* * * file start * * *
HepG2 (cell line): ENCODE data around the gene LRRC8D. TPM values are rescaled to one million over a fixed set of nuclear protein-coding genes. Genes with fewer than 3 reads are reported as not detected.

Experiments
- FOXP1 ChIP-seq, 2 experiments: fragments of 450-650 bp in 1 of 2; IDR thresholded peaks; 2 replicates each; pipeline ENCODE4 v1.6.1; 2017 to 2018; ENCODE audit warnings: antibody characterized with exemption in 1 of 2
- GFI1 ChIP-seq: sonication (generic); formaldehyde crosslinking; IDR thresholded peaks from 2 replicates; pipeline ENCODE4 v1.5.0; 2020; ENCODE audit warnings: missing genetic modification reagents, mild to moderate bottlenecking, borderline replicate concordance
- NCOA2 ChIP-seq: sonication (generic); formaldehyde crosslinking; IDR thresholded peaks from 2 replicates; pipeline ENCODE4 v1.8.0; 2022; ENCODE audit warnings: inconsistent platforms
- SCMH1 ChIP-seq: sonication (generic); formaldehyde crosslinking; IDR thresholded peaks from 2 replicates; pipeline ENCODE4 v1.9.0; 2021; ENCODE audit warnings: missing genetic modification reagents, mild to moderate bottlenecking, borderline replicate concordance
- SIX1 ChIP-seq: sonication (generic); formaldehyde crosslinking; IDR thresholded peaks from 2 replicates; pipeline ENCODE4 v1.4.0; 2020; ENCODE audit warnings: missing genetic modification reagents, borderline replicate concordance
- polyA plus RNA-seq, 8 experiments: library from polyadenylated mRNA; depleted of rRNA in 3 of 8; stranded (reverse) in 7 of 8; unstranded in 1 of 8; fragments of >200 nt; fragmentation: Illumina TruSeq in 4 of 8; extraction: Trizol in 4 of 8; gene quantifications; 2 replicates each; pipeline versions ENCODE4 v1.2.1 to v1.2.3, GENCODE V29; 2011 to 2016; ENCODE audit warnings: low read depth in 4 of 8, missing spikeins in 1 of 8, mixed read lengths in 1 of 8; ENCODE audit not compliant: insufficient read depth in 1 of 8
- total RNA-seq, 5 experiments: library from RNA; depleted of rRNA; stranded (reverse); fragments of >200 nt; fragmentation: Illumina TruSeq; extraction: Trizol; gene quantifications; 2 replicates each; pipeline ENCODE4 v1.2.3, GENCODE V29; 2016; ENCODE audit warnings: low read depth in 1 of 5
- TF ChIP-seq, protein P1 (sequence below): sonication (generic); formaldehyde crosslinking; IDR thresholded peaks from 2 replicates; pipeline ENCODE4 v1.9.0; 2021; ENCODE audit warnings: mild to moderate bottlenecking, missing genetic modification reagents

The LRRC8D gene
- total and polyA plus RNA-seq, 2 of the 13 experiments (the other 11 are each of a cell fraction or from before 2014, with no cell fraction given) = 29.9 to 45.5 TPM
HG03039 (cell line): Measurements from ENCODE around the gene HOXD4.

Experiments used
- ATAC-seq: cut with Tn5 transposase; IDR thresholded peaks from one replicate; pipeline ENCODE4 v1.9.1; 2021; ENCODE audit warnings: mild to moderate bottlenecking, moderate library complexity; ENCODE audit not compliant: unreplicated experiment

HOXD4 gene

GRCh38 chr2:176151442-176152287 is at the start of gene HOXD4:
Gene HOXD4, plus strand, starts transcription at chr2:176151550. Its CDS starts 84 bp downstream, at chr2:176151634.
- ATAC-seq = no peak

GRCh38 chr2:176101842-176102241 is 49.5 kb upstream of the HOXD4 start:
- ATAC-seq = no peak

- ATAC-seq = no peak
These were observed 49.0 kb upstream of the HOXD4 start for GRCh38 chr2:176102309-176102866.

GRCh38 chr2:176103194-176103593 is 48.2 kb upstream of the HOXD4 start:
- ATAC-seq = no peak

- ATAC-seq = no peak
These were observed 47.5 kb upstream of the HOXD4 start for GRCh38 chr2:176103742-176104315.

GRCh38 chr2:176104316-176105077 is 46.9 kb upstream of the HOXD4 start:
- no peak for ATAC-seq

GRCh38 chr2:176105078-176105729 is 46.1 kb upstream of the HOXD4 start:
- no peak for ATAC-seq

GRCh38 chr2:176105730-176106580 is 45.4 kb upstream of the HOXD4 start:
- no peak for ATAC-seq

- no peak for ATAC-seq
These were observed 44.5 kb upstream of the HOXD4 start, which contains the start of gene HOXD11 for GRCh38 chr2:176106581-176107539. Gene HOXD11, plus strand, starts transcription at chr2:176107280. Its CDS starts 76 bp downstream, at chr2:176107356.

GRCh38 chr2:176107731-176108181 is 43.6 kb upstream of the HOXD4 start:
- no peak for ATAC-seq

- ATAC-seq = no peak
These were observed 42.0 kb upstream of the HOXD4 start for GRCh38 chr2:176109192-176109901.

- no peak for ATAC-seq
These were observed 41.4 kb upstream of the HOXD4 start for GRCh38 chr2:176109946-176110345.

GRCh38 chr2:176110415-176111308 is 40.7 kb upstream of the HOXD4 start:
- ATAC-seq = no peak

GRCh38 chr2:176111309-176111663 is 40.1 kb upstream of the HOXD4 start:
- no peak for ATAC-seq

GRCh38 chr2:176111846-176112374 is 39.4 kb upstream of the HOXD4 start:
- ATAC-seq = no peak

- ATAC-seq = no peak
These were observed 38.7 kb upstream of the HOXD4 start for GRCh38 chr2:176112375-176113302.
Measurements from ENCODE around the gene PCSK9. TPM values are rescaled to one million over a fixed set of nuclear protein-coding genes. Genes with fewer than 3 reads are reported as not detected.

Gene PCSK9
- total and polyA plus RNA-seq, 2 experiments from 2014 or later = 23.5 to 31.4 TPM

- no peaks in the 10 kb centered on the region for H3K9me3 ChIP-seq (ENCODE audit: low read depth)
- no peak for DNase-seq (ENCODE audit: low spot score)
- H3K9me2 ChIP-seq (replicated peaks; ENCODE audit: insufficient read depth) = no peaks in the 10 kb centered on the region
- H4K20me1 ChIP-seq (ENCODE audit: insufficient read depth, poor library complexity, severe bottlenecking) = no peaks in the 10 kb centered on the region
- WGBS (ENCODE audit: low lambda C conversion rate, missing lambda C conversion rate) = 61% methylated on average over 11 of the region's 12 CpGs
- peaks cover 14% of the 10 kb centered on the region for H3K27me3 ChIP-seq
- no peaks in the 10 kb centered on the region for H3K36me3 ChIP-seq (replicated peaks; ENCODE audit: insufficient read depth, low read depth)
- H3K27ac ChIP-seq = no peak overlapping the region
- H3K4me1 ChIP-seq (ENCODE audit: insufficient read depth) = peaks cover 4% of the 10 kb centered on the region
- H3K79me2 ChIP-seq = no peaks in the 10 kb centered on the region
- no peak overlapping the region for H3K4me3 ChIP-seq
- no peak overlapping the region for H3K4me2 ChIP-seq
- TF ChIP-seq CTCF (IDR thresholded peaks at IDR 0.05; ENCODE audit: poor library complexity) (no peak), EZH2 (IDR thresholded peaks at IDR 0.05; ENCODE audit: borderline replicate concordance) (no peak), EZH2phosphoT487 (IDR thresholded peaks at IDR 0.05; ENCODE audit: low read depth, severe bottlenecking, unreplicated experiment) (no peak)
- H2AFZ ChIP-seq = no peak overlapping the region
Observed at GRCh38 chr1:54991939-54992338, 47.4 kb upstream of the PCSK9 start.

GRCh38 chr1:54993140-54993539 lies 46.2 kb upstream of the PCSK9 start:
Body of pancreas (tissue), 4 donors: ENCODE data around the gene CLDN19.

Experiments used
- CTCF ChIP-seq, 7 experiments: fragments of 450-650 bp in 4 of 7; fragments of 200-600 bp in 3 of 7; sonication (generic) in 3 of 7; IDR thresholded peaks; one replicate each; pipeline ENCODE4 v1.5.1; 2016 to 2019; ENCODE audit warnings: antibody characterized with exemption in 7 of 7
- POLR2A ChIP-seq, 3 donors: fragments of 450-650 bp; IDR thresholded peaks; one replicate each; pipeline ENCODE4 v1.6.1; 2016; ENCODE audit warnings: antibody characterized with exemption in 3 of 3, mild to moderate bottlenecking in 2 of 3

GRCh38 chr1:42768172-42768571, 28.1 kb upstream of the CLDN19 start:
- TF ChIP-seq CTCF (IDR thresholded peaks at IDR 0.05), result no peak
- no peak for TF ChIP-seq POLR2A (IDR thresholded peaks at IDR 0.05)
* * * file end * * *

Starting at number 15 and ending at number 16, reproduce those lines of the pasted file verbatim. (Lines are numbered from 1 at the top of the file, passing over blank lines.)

- ATAC-seq: cut with Tn5 transposase; IDR thresholded peaks from one replicate; pipeline ENCODE4 v1.9.1; 2021; ENCODE audit warnings: mild to moderate bottlenecking, moderate library complexity; ENCODE audit not compliant: unreplicated experiment

HOXD4 gene